There are two kinds of X11 forwarding, applying the X11 Security Extension restrictions (see xhost and xauth, for reference):

ssh -X [user@]remote_ssh_server

Or creating the tunnel assuming a trusted environment that will not enforce X11 Security Extension:

ssh -Y [user@]remote_ssh_server

7. Multiple Tunnels and Multiple Host Hopping

We can create as many tunnels as we need, mixing types and directions. We can accomplish this by adding more options to the command line:

ssh -X -L 5432:<DB server IP>:5432 -R 873:<local RSYNC server>:873 [user@]remote_ssh_server

This opens a direct forward to a remote PostgreSQL server, a reverse tunnel to a local rsync server, and allows GUI applications to flow to our local X Server.

And we can also use SSH tunnels to reach farther SSH servers, creating tunnels to them piercing through as many firewall layers as we need, creating the tunnel on each connection until we can reach the desired point:

ssh -L 8022:<server2>:22 user@server1
ssh -L 8023:<server3>:22 -p 8022 user@localhost
ssh -p 8023 user@localhost

That sequence creates, on each step, a tunnel to the next server, from server1, and server2, until the tunnel opened on local port 8023 allows us to reach server3.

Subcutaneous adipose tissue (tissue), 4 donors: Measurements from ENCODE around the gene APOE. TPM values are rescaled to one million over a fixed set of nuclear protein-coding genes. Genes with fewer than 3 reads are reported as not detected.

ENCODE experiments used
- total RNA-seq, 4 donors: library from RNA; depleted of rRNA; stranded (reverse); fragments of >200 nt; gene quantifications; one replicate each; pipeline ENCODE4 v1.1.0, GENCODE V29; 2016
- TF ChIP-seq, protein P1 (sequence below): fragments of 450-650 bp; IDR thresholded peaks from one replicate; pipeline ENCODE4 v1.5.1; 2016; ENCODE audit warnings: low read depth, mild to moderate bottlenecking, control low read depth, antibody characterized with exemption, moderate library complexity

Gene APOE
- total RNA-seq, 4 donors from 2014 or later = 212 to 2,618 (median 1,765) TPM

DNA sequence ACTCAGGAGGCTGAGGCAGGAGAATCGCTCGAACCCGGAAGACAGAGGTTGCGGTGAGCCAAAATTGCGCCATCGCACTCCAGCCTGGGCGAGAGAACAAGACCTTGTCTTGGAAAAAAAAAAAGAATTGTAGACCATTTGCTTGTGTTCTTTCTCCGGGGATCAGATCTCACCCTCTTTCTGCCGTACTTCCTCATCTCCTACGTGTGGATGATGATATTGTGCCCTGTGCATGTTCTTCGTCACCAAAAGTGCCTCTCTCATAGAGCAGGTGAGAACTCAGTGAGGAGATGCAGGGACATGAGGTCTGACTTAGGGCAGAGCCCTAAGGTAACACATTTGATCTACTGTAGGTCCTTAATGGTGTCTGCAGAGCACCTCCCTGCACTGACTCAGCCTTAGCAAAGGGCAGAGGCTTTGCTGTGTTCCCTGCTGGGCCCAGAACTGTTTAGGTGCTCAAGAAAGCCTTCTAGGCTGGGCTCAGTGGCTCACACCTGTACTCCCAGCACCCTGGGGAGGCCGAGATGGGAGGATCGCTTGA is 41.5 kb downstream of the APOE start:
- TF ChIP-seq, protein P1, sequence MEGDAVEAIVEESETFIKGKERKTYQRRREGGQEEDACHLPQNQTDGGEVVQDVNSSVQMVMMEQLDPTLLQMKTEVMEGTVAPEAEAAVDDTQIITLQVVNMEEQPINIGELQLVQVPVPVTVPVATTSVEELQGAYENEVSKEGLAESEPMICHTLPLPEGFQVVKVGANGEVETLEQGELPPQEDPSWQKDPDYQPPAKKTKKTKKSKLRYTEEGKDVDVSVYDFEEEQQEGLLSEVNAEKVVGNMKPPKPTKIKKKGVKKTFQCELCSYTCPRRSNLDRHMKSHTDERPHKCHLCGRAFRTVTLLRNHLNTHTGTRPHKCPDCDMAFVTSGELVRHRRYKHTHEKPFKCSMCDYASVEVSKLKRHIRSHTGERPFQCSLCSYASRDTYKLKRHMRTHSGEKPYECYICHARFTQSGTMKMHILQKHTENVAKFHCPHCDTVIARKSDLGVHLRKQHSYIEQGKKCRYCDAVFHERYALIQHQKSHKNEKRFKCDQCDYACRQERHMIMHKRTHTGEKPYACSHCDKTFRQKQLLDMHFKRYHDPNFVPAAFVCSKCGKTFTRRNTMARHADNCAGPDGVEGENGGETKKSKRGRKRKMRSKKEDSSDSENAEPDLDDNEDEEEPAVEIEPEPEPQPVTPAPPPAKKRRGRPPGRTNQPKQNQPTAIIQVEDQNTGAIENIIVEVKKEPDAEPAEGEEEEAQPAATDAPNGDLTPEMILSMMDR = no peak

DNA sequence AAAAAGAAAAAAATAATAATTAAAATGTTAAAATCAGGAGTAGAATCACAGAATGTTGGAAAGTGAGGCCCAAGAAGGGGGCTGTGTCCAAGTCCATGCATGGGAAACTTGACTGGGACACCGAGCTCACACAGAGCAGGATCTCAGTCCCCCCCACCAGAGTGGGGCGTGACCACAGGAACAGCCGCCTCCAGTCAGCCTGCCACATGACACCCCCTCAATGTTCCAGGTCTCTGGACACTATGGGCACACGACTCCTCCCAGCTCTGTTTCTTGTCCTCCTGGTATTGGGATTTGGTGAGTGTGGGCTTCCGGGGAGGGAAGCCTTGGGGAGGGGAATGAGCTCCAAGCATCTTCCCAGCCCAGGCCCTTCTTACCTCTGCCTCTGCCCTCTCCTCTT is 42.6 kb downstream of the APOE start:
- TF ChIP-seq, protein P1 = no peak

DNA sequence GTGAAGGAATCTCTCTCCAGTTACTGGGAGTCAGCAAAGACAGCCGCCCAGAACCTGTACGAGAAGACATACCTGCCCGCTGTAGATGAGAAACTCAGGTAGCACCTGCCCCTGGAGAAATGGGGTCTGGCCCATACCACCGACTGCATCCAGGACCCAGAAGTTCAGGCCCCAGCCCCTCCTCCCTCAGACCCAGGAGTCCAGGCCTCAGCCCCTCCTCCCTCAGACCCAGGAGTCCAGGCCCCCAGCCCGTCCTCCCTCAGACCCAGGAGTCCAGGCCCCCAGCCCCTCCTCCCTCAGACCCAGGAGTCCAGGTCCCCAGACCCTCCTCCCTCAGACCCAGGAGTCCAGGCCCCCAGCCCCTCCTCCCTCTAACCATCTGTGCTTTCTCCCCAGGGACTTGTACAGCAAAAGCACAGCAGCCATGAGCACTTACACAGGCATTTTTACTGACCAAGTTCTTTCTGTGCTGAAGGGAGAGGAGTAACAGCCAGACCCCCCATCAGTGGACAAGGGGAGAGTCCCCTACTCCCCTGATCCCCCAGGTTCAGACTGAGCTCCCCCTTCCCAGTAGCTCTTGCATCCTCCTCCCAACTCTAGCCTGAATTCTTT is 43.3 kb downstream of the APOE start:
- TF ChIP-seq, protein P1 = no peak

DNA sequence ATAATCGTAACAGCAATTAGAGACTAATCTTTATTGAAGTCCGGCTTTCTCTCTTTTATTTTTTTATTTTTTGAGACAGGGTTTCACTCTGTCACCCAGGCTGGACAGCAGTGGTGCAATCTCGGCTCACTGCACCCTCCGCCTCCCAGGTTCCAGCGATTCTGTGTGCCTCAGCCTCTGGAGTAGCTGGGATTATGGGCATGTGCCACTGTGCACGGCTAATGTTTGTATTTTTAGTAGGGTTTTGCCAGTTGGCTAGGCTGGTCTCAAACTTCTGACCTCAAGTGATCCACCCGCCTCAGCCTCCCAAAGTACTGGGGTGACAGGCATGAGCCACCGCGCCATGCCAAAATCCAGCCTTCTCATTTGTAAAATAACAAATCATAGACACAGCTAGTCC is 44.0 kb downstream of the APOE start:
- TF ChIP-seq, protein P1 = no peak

8. Configuration Files

In complex scenarios, creating multiple tunnels on the command line might prove to be tricky, as it can lead to really long command lines.

That’s why one of the most lovely features of ssh is allowing any command-line parameters in the config files. We can use the global ssh client config file (located on /etc/ssh/ssh_config or/etc/openssh/ssh_config) or use our user’s specific configuration file that is located at ~/.ssh/config. If it doesn’t exist, which is the default, we’ll have to create a new one.

In these files, we can specify default configurations to each commonly used endpoint, including forwarding tunnels and proxies:

        ForwardX11 yes
        RemoteForward localhost:8022 localhost:22
        user baeldung

This will connect to the remote SSH server on, using user ‘baeldung‘, allowing:

  • X Windows reverse tunnel
  • Direct tunneling from the local port 5432 to remote host port 5432
  • Reverse/callback tunnel on port 8022 in the loopback interfaces of the SSH server to our local client host